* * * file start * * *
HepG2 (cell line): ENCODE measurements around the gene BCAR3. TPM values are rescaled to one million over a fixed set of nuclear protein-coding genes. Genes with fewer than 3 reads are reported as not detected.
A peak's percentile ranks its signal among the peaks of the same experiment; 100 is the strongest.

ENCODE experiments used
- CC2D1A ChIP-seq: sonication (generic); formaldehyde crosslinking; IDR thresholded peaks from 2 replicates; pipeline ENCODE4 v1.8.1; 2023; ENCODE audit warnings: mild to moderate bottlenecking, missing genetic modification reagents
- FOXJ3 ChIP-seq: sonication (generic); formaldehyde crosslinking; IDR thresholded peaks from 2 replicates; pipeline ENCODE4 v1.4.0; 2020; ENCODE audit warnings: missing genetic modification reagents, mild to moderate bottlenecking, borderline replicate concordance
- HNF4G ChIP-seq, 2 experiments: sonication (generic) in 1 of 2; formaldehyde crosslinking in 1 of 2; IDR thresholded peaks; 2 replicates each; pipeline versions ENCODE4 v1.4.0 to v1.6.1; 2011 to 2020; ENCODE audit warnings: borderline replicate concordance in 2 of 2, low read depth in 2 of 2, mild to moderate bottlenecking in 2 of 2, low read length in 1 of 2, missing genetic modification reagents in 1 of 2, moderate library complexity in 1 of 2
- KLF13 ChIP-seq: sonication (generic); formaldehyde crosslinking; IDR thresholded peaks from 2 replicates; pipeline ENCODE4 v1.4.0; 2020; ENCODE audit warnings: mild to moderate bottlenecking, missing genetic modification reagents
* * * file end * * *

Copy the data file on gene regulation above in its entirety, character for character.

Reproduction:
HepG2 (cell line): ENCODE measurements around the gene BCAR3. TPM values are rescaled to one million over a fixed set of nuclear protein-coding genes. Genes with fewer than 3 reads are reported as not detected.
A peak's percentile ranks its signal among the peaks of the same experiment; 100 is the strongest.

ENCODE experiments used
- CC2D1A ChIP-seq: sonication (generic); formaldehyde crosslinking; IDR thresholded peaks from 2 replicates; pipeline ENCODE4 v1.8.1; 2023; ENCODE audit warnings: mild to moderate bottlenecking, missing genetic modification reagents
- FOXJ3 ChIP-seq: sonication (generic); formaldehyde crosslinking; IDR thresholded peaks from 2 replicates; pipeline ENCODE4 v1.4.0; 2020; ENCODE audit warnings: missing genetic modification reagents, mild to moderate bottlenecking, borderline replicate concordance
- HNF4G ChIP-seq, 2 experiments: sonication (generic) in 1 of 2; formaldehyde crosslinking in 1 of 2; IDR thresholded peaks; 2 replicates each; pipeline versions ENCODE4 v1.4.0 to v1.6.1; 2011 to 2020; ENCODE audit warnings: borderline replicate concordance in 2 of 2, low read depth in 2 of 2, mild to moderate bottlenecking in 2 of 2, low read length in 1 of 2, missing genetic modification reagents in 1 of 2, moderate library complexity in 1 of 2
- KLF13 ChIP-seq: sonication (generic); formaldehyde crosslinking; IDR thresholded peaks from 2 replicates; pipeline ENCODE4 v1.4.0; 2020; ENCODE audit warnings: mild to moderate bottlenecking, missing genetic modification reagents